Are All Tahitian Pearls Black?’ and Other Pearl FAQ Answers

Are all Tahitian pearls black? What is the difference between cultured pearls and natural pearls? Are freshwater pearls inferior to saltwater pearls? Are South Sea Pearls Really Gold?

Good question. With all the different colors and types of pearls, it’s hard to know exactly what you’re looking at. For pearl buyers or gem enthusiasts looking to learn more, here are answers to some of the most frequently asked questions about pearls.

Are all Tahitian pearls black?

Tahitian cultured pearls are not only black, but also not cultured in Tahiti. Called “black” for their odd dark color, Tahitian cultured pearls can also be gray, blue, green, and brown. And they are grown in the lagoons of small islands in a group known as French Polynesia. Tahiti, the largest island, serves as the group’s commercial hub rather than a pearl culture mecca.

Tahitian pearls have been cultured for about two years in Pinctada margaritifera cumingi, a large mollusk native to French Polynesia. One of the differences between this unique oyster and other species is the dark color of its inner shell. This so-called “black-lipped” oyster also has black fringes – the “lips” give the animal its descriptive name.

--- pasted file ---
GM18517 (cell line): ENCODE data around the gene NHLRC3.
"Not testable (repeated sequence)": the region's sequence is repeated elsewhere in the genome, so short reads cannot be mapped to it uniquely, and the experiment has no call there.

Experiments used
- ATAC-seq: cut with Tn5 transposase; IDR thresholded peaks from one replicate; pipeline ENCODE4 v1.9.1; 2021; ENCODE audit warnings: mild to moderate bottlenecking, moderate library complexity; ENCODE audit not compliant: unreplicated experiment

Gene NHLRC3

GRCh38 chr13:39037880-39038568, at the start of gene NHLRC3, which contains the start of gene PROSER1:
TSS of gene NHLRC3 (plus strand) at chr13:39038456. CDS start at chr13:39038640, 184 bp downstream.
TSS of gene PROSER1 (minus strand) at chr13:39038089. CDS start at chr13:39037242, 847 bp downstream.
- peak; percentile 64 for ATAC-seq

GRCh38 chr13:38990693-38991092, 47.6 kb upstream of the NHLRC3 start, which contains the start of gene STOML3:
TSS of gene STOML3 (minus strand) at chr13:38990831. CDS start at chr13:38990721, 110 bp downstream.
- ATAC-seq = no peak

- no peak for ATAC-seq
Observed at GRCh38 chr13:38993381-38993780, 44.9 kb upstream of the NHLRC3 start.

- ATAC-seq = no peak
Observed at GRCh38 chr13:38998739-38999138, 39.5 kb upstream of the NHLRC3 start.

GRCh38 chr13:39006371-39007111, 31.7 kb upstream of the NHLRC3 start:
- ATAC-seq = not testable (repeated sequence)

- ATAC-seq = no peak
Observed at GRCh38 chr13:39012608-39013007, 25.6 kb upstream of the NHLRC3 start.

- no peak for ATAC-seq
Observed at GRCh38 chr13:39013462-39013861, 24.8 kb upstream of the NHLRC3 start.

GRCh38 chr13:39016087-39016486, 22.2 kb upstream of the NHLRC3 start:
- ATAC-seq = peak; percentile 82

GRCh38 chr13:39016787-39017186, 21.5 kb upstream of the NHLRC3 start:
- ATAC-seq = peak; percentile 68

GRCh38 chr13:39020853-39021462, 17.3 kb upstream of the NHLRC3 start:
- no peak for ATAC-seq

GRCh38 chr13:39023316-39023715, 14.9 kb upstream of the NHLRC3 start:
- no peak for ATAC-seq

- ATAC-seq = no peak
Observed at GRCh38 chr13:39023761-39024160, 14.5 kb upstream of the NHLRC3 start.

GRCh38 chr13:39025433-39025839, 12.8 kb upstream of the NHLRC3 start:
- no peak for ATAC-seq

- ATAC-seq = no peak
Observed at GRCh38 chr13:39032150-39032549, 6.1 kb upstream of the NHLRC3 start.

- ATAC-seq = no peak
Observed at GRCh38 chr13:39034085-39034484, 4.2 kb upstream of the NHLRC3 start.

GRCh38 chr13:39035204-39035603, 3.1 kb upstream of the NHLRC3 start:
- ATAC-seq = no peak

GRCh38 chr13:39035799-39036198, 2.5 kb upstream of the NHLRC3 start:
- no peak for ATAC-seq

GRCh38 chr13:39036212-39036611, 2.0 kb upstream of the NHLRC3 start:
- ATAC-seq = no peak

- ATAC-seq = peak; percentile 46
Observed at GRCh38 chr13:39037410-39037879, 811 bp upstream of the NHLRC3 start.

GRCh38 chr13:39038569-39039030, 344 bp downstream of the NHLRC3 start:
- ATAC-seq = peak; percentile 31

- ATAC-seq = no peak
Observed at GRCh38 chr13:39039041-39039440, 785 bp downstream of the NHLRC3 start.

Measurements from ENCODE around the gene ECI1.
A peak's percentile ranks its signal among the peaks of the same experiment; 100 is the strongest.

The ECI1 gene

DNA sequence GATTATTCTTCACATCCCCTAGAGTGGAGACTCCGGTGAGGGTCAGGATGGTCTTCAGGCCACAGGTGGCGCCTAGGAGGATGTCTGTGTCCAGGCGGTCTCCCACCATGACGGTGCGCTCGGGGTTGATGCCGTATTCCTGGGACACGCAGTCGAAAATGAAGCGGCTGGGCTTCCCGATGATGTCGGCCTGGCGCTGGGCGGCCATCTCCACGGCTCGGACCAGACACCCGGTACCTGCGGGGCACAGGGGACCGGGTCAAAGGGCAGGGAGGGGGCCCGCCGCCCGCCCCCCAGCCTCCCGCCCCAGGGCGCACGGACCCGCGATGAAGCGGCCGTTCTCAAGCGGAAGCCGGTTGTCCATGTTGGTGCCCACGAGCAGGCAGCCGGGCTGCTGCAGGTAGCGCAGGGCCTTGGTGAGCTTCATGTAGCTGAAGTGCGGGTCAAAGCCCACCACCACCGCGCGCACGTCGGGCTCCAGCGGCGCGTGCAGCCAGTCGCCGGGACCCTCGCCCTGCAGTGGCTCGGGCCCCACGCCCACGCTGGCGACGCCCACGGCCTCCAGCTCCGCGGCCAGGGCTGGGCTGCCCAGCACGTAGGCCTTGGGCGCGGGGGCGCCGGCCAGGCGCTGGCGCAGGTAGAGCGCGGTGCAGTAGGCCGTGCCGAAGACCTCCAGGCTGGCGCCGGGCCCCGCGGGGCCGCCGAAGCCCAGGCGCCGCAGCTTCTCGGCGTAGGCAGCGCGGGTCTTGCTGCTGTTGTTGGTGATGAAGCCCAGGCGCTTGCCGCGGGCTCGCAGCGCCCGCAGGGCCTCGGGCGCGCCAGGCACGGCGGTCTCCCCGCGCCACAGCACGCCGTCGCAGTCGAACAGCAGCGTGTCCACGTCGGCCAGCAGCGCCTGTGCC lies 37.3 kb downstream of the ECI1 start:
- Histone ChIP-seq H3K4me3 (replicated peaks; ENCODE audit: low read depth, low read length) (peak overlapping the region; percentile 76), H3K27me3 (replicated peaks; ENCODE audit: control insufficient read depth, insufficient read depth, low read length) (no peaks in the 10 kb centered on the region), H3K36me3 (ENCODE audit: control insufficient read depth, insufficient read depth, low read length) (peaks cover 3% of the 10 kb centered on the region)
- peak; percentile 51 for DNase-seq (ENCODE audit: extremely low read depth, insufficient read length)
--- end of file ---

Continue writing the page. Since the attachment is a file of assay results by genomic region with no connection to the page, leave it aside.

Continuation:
Today, the most sought after Tahitian cultured pearls range in color from dark greenish gray to bluish gray with pink or purple hues. The color of pearls is determined by a number of factors including the variability of the host oyster, the change in color of the implanted donor mussel tissue, the amount and thickness of the mother-of-pearl layer, and variation. growth environment such as temperature and water quality.

The most common Tahitians are variations of gray, black, green, and blue, but other colors exist.

Medium in size from 8mm to 1mm, Tahitian cultured pearls, especially those of round quality, are very expensive.

According to the latest information from the Gemological Institute of America, up to 0% of implanted pearls produce cultured pearls of gem quality, but only about 5% of the pearls they produce are in the shape of a gem. circle.

And only 1-2% of the whole harvest will yield the best quality round cultured pearls. No wonder a Tahitian pearl thread is so expensive! If you want to wear Tahitian cultured pearls, one way to do that without breaking the bank is to choose a pendant style with a single pearl, pearl earrings, a ring with a single pearl or baroque pearl (asymmetrical). These designs are also exotic and much more affordable than a matching yarn.

What is the difference between cultured pearls and natural pearls?

Natural pearls are formed when an irritant, such as a parasite, enters pearl-producing animals such as oysters or shellfish. To protect themselves, animals coat the irritant with nacre, a combination of organic substances that also make up what’s known as nacre.

Over time, layers of mother-of-pearl build up around the intruder and eventually form the organic gem we all know as pearls.